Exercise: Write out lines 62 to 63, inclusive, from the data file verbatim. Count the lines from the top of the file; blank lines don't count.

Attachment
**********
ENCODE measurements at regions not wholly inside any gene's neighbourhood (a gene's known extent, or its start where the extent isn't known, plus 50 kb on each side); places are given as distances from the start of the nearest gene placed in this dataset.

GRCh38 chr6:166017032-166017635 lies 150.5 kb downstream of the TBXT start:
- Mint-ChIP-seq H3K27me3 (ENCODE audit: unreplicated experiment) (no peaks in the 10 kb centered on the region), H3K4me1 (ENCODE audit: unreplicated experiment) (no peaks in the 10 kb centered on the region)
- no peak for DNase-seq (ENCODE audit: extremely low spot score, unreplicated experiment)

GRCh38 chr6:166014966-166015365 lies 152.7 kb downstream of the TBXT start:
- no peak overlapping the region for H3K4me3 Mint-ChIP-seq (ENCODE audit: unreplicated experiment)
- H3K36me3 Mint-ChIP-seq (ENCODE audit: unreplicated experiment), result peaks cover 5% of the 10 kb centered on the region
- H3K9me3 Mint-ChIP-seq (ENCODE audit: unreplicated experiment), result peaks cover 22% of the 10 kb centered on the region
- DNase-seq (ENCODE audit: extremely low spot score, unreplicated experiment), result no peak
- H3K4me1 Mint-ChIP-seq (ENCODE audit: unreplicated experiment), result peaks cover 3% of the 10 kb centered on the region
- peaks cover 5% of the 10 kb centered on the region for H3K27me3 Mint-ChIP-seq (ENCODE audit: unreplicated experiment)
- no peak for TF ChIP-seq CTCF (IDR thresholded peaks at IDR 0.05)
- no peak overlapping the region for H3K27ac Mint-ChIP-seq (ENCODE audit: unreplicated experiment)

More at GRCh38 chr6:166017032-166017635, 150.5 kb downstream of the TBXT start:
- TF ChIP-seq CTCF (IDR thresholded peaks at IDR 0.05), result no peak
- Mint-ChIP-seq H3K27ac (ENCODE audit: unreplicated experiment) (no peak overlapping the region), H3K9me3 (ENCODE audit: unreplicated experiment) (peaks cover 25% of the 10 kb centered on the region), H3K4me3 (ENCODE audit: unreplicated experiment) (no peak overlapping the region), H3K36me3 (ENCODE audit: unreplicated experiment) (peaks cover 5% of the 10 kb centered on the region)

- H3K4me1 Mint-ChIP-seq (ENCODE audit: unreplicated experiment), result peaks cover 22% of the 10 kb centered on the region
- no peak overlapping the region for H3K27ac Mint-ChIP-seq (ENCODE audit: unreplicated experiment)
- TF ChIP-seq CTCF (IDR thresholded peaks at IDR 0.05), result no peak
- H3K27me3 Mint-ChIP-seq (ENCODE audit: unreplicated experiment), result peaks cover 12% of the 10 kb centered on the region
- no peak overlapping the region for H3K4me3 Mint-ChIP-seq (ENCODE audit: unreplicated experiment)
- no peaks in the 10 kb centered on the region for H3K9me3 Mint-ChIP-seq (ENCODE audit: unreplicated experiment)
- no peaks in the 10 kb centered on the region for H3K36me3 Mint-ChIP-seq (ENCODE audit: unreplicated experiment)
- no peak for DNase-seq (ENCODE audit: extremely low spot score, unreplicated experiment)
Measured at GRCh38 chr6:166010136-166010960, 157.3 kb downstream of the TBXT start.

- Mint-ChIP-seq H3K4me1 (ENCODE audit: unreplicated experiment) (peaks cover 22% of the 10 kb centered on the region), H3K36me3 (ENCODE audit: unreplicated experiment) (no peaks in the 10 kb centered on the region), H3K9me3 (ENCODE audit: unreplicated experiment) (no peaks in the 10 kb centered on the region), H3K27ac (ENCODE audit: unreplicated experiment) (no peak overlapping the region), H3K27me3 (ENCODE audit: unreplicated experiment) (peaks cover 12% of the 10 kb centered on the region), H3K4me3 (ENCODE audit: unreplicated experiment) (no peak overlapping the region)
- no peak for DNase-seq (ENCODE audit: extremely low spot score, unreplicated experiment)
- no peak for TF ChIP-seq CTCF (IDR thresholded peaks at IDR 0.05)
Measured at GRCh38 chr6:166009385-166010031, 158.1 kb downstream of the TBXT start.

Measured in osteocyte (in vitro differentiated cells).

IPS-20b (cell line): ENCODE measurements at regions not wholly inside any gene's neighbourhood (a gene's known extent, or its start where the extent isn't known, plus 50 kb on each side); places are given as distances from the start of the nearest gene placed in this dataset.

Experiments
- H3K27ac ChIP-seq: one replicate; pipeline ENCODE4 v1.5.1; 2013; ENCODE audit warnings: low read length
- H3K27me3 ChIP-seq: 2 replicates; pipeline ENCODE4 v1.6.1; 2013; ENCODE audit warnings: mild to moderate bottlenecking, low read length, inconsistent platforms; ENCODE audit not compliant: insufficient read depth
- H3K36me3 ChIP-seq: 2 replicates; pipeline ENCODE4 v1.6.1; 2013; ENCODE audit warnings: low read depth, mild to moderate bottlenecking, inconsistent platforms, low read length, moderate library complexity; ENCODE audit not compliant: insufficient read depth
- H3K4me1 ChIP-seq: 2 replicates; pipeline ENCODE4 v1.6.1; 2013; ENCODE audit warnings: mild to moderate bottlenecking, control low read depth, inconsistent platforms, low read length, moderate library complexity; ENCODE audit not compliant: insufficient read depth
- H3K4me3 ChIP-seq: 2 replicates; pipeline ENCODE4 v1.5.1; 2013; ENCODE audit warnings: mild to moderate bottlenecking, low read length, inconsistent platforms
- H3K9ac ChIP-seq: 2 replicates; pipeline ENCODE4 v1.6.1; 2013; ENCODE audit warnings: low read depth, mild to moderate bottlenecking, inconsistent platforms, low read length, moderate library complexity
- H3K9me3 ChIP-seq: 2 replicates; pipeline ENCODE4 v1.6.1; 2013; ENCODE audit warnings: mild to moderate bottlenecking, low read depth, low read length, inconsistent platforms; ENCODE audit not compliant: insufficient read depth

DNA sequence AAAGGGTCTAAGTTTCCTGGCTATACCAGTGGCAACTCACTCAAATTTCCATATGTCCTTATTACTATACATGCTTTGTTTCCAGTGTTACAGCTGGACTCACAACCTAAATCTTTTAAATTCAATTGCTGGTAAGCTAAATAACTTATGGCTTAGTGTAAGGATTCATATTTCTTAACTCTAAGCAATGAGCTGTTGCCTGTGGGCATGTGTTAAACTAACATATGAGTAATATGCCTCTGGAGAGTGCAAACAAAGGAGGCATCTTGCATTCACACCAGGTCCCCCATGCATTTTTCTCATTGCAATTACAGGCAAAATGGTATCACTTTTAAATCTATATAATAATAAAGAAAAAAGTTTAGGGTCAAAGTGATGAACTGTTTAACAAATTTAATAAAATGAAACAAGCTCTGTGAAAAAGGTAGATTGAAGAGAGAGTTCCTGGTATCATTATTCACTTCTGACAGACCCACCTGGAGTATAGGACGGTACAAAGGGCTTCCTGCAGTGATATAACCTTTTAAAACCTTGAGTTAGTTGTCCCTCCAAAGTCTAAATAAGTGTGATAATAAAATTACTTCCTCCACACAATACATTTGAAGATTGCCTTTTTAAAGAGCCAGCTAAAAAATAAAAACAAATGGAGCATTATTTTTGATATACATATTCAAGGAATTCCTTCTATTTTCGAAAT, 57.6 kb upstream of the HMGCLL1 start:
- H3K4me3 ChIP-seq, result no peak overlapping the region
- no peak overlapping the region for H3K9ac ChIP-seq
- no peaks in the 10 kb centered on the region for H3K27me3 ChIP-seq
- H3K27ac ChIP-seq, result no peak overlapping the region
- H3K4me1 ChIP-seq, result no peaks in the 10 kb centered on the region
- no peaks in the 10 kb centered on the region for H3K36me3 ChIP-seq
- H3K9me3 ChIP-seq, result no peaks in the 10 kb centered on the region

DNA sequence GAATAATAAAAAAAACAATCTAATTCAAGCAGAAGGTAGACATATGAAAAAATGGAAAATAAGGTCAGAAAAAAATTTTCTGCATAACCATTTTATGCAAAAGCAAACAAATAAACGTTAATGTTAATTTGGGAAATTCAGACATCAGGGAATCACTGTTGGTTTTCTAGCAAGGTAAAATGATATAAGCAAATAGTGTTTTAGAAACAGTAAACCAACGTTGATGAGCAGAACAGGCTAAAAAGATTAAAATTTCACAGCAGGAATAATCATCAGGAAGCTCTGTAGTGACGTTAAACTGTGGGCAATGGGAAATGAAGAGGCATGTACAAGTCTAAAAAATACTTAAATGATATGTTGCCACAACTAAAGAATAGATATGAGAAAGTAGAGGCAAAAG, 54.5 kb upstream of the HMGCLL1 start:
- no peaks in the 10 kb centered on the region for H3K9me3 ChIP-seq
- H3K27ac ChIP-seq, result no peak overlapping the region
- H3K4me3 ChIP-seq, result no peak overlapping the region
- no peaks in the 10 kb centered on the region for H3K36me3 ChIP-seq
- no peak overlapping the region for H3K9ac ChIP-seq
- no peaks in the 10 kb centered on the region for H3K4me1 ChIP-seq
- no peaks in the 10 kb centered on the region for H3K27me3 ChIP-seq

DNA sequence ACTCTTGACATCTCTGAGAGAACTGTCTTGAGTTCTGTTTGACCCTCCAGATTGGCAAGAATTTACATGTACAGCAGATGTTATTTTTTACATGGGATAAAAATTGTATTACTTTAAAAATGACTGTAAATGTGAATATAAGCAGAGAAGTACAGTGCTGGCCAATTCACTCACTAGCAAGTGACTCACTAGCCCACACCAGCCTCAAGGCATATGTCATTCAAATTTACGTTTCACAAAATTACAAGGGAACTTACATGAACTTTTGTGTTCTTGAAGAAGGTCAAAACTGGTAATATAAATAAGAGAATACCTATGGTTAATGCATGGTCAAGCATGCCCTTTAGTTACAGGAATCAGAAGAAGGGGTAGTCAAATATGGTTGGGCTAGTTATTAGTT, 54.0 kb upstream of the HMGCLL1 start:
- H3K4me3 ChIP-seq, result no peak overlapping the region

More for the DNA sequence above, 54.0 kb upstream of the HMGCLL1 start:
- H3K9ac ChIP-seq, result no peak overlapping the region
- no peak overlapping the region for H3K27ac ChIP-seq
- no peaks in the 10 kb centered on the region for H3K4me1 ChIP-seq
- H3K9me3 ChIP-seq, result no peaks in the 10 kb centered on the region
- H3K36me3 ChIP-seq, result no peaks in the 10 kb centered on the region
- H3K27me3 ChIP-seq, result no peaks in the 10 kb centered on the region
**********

- H3K9me3 ChIP-seq, result no peaks in the 10 kb centered on the region
- H3K36me3 ChIP-seq, result no peaks in the 10 kb centered on the region